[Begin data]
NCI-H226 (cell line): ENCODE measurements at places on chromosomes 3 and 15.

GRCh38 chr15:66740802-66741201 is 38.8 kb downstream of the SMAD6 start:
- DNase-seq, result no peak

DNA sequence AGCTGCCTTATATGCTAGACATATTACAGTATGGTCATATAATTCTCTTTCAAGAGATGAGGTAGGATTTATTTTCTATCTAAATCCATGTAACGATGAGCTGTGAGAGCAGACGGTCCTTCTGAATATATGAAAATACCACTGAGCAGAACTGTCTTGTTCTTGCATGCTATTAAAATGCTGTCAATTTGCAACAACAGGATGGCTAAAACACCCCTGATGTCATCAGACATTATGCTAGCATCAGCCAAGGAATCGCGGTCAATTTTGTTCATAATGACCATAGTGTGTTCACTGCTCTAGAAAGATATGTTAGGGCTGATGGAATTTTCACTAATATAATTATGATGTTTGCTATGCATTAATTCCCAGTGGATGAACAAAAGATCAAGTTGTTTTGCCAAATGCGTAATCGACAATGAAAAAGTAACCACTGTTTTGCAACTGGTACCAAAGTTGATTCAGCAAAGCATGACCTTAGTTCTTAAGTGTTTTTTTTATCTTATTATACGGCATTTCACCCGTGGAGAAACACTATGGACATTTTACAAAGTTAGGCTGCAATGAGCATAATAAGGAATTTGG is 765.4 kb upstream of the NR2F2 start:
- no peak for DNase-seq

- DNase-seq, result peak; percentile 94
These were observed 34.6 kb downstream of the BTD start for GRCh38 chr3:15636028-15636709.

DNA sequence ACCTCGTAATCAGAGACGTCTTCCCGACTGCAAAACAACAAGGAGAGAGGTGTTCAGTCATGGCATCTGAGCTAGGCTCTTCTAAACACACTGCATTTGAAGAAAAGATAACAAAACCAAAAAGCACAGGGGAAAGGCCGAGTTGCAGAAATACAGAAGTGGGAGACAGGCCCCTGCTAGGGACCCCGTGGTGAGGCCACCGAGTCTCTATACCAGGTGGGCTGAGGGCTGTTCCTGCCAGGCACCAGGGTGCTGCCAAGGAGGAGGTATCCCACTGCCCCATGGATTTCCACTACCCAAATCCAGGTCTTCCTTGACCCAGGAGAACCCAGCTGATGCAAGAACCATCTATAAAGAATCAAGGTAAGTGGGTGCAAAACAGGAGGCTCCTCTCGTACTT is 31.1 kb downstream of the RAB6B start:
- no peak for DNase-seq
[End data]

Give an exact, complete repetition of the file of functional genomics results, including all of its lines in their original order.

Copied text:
NCI-H226 (cell line): ENCODE measurements at places on chromosomes 3 and 15.

GRCh38 chr15:66740802-66741201 is 38.8 kb downstream of the SMAD6 start:
- DNase-seq, result no peak

DNA sequence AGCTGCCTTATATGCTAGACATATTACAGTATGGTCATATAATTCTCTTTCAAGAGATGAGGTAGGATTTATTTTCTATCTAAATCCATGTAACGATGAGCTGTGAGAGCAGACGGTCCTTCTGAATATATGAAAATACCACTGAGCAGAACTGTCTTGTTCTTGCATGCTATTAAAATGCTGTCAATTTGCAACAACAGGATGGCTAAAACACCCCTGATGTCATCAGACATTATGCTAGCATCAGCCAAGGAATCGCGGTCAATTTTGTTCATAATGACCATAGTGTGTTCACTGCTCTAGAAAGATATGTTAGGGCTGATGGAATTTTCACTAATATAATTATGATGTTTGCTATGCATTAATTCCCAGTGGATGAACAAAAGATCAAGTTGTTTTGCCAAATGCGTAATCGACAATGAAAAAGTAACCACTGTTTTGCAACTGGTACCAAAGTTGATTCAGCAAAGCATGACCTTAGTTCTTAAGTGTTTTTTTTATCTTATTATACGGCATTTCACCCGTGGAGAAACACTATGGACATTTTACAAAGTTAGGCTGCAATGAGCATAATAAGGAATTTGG is 765.4 kb upstream of the NR2F2 start:
- no peak for DNase-seq

- DNase-seq, result peak; percentile 94
These were observed 34.6 kb downstream of the BTD start for GRCh38 chr3:15636028-15636709.

DNA sequence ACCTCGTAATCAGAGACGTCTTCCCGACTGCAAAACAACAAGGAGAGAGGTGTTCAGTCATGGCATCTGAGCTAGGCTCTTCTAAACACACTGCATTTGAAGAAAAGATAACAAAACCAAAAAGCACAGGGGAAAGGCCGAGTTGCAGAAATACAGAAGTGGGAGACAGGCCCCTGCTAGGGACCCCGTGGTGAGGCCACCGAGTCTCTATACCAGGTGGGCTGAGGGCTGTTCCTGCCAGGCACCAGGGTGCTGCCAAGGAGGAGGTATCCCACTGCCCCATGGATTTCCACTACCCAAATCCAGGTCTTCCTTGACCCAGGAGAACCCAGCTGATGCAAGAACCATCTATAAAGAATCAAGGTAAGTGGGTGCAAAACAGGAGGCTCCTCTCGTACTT is 31.1 kb downstream of the RAB6B start:
- no peak for DNase-seq